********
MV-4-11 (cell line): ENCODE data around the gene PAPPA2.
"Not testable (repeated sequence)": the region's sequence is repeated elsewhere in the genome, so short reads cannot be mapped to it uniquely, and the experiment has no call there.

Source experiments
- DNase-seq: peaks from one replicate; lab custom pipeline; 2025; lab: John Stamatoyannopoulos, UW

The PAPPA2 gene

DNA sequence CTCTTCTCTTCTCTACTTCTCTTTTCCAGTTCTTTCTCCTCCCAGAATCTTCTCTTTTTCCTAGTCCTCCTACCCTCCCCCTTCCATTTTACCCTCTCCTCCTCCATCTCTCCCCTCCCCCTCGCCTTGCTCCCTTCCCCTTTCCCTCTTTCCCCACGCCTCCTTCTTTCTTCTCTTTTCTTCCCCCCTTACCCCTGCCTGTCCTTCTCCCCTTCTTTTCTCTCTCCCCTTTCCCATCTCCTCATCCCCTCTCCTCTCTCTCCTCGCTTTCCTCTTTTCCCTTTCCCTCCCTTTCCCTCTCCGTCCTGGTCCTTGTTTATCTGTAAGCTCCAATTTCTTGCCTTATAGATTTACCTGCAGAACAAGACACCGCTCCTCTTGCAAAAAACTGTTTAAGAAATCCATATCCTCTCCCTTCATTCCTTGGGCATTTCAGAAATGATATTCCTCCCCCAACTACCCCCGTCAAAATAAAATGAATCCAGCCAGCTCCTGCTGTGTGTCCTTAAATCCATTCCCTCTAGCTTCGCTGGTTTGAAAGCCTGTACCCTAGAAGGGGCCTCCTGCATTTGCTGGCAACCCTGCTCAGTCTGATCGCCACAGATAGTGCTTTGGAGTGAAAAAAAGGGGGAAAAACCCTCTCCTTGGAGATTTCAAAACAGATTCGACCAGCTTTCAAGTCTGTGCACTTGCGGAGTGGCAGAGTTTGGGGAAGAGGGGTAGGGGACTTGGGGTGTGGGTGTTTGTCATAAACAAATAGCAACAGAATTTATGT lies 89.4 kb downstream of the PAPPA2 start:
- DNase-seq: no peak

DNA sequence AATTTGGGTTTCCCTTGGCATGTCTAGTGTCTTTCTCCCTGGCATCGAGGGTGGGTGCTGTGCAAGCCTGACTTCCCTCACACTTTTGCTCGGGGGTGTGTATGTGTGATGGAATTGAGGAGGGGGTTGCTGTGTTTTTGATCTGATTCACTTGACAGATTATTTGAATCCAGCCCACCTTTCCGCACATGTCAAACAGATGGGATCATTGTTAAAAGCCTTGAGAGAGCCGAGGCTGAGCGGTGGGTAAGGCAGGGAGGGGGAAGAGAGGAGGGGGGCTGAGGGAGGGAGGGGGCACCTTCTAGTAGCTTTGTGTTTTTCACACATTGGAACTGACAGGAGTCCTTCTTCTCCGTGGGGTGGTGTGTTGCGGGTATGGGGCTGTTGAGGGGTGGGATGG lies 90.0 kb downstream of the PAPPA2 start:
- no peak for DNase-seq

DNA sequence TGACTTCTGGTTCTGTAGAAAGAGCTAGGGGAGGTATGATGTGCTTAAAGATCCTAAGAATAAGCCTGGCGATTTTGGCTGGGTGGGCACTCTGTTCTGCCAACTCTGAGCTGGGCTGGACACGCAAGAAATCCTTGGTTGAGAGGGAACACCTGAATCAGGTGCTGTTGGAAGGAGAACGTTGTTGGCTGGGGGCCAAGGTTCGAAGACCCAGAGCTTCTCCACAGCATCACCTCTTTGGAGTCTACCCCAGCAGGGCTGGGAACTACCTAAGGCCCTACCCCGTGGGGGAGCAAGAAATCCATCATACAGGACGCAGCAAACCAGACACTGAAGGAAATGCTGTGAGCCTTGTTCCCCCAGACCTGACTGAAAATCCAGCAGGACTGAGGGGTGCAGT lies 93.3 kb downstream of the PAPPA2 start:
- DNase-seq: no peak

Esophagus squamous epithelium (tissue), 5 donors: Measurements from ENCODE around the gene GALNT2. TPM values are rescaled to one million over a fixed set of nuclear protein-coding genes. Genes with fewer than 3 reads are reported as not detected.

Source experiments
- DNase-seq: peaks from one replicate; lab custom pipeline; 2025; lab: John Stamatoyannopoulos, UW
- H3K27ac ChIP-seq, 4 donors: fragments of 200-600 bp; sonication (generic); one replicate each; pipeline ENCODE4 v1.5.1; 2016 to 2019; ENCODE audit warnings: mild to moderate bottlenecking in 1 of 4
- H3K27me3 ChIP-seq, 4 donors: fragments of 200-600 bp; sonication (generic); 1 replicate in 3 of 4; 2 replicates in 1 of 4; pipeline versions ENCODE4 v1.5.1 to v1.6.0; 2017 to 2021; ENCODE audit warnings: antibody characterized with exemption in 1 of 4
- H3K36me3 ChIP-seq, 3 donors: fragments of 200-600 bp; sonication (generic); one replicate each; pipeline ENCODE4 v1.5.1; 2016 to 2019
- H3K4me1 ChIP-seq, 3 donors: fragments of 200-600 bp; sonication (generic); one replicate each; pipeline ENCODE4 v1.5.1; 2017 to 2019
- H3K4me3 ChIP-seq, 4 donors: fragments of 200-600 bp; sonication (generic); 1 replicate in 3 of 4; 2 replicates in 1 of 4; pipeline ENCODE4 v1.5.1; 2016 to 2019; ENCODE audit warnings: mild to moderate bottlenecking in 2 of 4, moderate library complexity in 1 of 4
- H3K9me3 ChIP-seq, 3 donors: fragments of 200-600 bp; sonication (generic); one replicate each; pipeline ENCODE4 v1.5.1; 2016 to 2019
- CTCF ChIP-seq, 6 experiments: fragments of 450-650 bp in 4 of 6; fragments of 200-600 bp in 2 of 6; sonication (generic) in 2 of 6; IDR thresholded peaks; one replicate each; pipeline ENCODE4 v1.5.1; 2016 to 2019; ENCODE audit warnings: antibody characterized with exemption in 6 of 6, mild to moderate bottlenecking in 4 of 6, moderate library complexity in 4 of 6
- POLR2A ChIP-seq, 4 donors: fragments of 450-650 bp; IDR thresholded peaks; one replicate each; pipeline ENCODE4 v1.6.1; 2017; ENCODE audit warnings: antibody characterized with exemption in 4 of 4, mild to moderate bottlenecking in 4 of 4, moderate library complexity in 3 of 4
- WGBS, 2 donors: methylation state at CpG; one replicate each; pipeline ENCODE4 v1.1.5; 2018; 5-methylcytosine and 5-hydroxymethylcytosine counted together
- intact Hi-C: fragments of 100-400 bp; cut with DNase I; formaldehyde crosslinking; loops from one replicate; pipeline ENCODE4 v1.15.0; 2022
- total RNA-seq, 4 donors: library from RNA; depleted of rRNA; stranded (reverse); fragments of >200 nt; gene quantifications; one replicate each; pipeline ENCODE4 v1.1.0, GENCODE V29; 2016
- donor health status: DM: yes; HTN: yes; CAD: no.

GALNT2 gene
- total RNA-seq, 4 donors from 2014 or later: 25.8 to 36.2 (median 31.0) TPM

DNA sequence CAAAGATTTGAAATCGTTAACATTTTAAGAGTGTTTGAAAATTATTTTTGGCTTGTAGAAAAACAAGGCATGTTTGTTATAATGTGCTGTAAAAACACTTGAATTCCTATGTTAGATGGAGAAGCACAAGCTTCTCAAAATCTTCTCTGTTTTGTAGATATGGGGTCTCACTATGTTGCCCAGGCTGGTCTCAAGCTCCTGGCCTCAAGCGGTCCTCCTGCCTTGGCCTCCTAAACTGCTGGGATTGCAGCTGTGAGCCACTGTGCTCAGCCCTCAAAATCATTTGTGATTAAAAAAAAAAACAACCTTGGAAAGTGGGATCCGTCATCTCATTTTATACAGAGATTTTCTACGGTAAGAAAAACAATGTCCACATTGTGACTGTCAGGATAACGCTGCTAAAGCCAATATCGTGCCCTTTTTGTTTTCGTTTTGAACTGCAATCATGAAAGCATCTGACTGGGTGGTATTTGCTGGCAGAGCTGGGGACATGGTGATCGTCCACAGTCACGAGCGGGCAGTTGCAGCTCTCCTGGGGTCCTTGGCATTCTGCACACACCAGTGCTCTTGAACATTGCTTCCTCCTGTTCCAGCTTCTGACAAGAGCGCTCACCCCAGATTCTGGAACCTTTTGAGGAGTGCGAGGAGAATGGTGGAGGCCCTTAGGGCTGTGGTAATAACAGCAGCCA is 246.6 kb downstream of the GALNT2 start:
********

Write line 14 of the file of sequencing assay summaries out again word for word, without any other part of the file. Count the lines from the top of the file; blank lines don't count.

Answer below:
- DNase-seq: peaks from one replicate; lab custom pipeline; 2025; lab: John Stamatoyannopoulos, UW